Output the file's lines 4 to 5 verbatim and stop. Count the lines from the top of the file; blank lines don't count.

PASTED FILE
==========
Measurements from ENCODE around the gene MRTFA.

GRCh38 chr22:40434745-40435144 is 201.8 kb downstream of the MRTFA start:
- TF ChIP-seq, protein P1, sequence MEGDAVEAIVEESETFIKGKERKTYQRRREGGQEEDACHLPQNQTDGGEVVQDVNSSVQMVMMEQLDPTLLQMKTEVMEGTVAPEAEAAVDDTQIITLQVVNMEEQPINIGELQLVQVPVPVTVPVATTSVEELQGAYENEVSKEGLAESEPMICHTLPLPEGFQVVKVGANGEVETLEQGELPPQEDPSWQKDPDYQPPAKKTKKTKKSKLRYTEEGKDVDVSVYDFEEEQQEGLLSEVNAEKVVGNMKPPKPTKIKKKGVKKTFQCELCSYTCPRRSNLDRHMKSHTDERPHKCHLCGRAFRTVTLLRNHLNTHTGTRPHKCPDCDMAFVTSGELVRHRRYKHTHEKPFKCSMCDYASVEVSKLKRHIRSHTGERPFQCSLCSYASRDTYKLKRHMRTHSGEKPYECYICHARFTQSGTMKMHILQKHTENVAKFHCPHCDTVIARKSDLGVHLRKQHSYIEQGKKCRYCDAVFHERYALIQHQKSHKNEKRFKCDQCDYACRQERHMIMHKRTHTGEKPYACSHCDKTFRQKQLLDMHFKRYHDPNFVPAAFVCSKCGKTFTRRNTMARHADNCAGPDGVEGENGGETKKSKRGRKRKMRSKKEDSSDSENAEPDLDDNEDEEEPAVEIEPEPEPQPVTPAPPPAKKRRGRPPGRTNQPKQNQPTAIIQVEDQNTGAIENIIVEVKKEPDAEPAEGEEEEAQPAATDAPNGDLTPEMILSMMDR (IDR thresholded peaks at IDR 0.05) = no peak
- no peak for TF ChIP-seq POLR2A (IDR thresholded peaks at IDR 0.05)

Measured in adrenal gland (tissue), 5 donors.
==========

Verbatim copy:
- no peak for TF ChIP-seq POLR2A (IDR thresholded peaks at IDR 0.05)

Measured in adrenal gland (tissue), 5 donors.